John Vanderslice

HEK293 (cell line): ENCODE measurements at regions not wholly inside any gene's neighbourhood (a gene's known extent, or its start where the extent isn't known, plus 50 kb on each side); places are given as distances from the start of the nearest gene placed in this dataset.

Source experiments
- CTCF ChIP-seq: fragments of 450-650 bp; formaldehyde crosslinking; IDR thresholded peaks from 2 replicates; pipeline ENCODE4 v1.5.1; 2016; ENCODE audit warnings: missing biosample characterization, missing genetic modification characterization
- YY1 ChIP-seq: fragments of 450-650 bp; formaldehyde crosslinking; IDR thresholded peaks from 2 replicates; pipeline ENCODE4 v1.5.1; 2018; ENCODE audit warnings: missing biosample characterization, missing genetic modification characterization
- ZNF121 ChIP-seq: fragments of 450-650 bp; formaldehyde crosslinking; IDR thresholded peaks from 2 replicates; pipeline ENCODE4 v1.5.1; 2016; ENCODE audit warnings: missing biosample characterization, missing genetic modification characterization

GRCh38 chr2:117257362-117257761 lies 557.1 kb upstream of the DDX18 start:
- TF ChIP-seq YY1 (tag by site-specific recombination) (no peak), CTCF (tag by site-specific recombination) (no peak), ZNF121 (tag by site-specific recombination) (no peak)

The most excellent song on John Vanderslice's excellent new album, Life and Death of an American Fourtracker, may just be the best love song written to a machine since Neil Young's "Long May You Run." Propelled by a slinky-cool keyboard riff, "Me and My 424" offers up such witty techhead observations about TASCAM's integrated cassette multitrack recorder/mixer as "it's not really four tracks/you can add and you can subtract." Smart and melodic, the songs on Life and Death of an American Fourtracker--Vanderslice's fourth album since 2000's Mass Suicide Occult Figurines, which included the classic "Bill Gates Must Die"--combine power-pop catchiness with insightful lyrics ("I was a quiet, lunchbox lonely little boy" he says in his ode to an antidepressent, "Amitriptyline") and lots of spacey musical effects. From the techno-farmyard, pedal-steel-flavored weirdness of "Interlude 4" to his remarkable musical adaptation of William Blake's "Fiend in a Cloud"--which, against all odds, does not come off sounding like a sorryass example of English-major pretentiousness--every one of Vanderslice's damn-fool tricks succeeds. And he makes it look as if he isn't even trying, especially on "The Mansion," a tale of misbegotten romance with a great horn-driven chorus that ends with the narrator throwing his girlfriend's possessions from the balcony of their 17th-floor hotel room. But there is one problem with that track--what the hell does he mean when he says the couple comes from "Anacostia, Va."? John Vanderslice plays with Picastro at 9 p.m. Tuesday, May 14, at the Black Cat's Backstage, 1811 14th St. NW. $5. (202) 667-7960. (Michael Little)

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